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Meet Toby Zallman

Today we’d like to introduce you to Toby Zallman.

Every artist has a unique story. Can you briefly walk us through yours?
I grew up in Philadelphia. When I was around 11 years old, I started thinking of myself as an artist. I remember copying one of my mother’s paintings using colored pencils. I loved doing it and wanted to continue making art the rest of my life. My parents nurtured that ambition, sending me to a wonderful, Philadelphia, city-sponsored art camp where I started doing drawing, painting and sculpture. My father taught me how to use wood-working tools and I got to have a little studio in our basement.

I was fortunate to go to a wonderful high school where I could actually major in art, have 2 class periods per day in the art room. Additionally the class was first thing in the morning, so I could arrive early and spend even longer working. Our teacher was very supportive and arranged for trips to museums and even a stained-glass company.
When I was a senior, a group of us took a trip to Italy. It was truly a thrill seeing the art there, especially Michelangelo’s sculptures at the Academia. It was during this time that I developed my first love—sculpture.

My education at Tyler School of Art, where I received my BFA, was a time of great growth, experimentation and exposure to new media and ways of creating art. Unfortunately, the sculpture department, at the time that I went to school, was not the most welcoming place for a young woman, which is a nice way of saying that the professors were often sexist and crude. Because of this, I decided to major in painting and drawing.

I stayed in Philadelphia for one year after college, before moving to Chicago. My paintings started becoming both shaped and more sculptural. This approach continued until roughly 1990 when I decided to stop thinking of myself as a painter and returned to making sculpture. This was a period of great change in my work.

Please tell us about your art.
In my sculpture I have always combined unrelated materials to represent dialectical oppositions such as hard/soft, ephemeral/enduring, open/closed and natural/fabricated. Since 2004 I have been using some form of recycled material as the basis for my pieces.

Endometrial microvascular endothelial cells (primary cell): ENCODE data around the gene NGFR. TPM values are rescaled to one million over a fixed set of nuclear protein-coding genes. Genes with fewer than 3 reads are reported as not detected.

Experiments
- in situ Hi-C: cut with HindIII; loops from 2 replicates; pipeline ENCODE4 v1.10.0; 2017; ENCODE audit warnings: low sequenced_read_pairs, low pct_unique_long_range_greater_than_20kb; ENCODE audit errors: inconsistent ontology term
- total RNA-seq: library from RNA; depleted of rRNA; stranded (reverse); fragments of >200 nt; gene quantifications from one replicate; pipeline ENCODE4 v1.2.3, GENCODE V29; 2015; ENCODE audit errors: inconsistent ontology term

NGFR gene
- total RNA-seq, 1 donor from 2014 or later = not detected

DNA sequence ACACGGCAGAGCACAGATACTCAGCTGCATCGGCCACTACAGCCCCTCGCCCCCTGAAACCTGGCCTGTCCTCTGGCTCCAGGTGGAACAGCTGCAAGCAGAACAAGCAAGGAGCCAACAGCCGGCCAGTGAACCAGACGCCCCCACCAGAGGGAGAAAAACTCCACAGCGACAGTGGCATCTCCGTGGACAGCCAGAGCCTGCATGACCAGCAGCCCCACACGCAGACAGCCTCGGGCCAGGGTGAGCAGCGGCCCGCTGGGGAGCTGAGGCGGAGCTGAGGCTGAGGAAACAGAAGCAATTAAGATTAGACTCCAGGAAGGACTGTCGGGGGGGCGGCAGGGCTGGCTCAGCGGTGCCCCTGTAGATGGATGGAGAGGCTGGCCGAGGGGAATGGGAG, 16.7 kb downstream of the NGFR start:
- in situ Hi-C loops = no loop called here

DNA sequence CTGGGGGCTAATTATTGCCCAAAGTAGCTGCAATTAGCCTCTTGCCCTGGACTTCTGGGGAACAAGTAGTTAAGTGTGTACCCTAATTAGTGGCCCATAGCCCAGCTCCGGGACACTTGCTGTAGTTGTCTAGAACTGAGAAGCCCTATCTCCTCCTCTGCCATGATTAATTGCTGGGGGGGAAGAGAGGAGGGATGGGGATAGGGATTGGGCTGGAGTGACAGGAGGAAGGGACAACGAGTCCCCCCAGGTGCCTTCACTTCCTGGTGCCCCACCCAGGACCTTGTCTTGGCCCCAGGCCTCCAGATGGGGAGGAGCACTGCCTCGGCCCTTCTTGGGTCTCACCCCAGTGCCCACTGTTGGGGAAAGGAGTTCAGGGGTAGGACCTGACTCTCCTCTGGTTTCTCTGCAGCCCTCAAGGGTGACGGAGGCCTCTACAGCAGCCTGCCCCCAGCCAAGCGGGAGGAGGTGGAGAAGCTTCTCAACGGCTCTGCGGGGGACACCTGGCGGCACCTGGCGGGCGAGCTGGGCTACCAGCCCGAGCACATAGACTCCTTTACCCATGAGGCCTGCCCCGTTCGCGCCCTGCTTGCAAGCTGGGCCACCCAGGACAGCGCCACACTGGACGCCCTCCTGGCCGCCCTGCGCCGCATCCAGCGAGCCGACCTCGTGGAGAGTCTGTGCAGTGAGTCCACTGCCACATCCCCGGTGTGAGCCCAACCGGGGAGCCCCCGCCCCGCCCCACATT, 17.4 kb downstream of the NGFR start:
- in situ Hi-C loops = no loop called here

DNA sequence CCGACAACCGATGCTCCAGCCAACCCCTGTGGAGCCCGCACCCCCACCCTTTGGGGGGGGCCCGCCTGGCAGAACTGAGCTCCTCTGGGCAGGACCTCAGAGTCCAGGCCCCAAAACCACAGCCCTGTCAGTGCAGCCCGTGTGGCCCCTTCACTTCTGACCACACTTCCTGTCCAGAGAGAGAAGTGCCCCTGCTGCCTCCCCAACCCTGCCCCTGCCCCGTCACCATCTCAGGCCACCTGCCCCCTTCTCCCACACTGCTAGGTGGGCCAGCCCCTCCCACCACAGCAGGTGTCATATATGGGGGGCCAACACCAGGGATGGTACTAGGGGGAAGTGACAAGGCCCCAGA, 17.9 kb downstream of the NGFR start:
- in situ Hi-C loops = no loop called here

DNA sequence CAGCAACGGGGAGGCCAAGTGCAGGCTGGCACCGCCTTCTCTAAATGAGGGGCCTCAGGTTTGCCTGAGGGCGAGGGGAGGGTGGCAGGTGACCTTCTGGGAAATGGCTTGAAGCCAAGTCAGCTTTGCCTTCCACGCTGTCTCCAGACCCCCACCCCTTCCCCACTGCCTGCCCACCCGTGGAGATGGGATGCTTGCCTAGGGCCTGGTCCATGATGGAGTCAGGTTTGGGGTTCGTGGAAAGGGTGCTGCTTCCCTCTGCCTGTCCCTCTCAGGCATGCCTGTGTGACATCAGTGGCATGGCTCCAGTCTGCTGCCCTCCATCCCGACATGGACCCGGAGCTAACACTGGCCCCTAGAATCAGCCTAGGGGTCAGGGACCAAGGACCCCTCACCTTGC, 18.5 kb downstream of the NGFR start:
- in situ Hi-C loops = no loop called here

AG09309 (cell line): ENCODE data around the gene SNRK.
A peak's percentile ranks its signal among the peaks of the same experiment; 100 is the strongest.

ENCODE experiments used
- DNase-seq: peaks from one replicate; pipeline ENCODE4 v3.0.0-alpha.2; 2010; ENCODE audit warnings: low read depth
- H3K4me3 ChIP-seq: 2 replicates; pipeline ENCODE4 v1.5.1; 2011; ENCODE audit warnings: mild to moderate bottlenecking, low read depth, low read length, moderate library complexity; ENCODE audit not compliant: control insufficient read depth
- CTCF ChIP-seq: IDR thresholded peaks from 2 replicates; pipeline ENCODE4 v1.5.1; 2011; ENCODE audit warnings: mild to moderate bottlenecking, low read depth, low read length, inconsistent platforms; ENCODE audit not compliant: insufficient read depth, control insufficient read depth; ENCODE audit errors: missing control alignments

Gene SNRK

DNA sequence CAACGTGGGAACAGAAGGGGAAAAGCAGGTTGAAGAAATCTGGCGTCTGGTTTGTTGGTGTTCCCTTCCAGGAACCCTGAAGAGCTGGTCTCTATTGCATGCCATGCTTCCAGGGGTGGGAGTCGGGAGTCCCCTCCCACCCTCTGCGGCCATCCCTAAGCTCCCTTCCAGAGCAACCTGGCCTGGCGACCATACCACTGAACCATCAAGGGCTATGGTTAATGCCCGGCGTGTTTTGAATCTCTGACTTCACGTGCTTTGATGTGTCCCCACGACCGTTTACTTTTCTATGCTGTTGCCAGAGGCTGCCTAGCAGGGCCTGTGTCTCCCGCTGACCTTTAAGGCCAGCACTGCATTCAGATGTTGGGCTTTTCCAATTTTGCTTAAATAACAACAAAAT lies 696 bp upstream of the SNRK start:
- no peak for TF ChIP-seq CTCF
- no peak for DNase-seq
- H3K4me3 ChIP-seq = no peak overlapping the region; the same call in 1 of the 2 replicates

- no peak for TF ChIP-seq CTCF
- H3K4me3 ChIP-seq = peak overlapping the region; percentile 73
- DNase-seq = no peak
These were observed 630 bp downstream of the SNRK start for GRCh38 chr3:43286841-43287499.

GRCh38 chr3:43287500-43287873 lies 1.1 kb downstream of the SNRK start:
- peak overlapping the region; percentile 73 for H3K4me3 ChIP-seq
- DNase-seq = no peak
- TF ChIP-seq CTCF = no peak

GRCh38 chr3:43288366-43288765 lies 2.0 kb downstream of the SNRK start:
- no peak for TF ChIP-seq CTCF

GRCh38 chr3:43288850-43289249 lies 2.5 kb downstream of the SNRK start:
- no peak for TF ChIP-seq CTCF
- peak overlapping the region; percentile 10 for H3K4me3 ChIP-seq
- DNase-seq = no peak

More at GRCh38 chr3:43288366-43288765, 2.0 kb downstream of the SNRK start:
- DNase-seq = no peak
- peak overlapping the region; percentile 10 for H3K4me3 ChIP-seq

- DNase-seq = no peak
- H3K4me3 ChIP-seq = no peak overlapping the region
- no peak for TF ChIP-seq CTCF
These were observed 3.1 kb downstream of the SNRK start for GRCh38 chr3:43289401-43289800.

About 5 years ago I started making drawings again. My process began with photography. I manipulate images on the computer and output them on a laser printer. I then work on them using conventional drawing mediums such as graphite and charcoal. I am excited about developing an interplay between digital and analog processes, expanding what is considered a drawing. The works are large and made up of many individual pieces of paper hung together.

The ubiquitous presence of plastic bags in our lives inspired the most recent sculpture, paintings and drawings. Their usefulness belies the damage that they wreak on the environment. I am intrigued by transforming the bags into multi-layered content. Their allusion to skin and flora and fauna provide a rich range of possibilities.

The newest work integrates the mediums of my sculpture and drawings. I am excited ab0ut drawing in two dimensions and three dimensions, as well as combining the illusion of the drawings with the physical presence of the sculpture.

As an artist, how do you define success and what quality or characteristic do you feel is essential to success as an artist?
For me there has been two kinds of success.
• First, and most important to me, is the success of developing work in the studio and growing as an artist.
• Second is the success which happens when I put my work out into the world.

The most essential characteristic for an artist to have in order to have any kind of success is the ability to continue making the work, though the ups and downs of both life and career. Life is full of changes that both support and impede an art career. It is critical to keep making the work and trying to get the work seen. It is not possible to control what success may nor many not come.

How or where can people see your work? How can people support your work?
My work can be seen on my website tobyzallman.com.
I will be showing in two shows in the fall.
• A group show at the Hyde Park Art Center, which will be open to the public on August 19th, with a reception on September 15, from 3-5pm.
• A one-person exhibition at Morraine Valley Community College, which opens to the public On November 1 with a reception on November 8, from 10:30am-12pm.

Contact Info:

Image Credit:
Photography by Tom Van Eynde

Getting in touch: VoyageChicago is built on recommendations from the community; it’s how we uncover hidden gems, so if you know someone who deserves recognition please let us know here.

1 Comment

  1. Kathleen Adams

    July 10, 2018 at 8:53 pm

    Wonderful profile of an inspiring artist!

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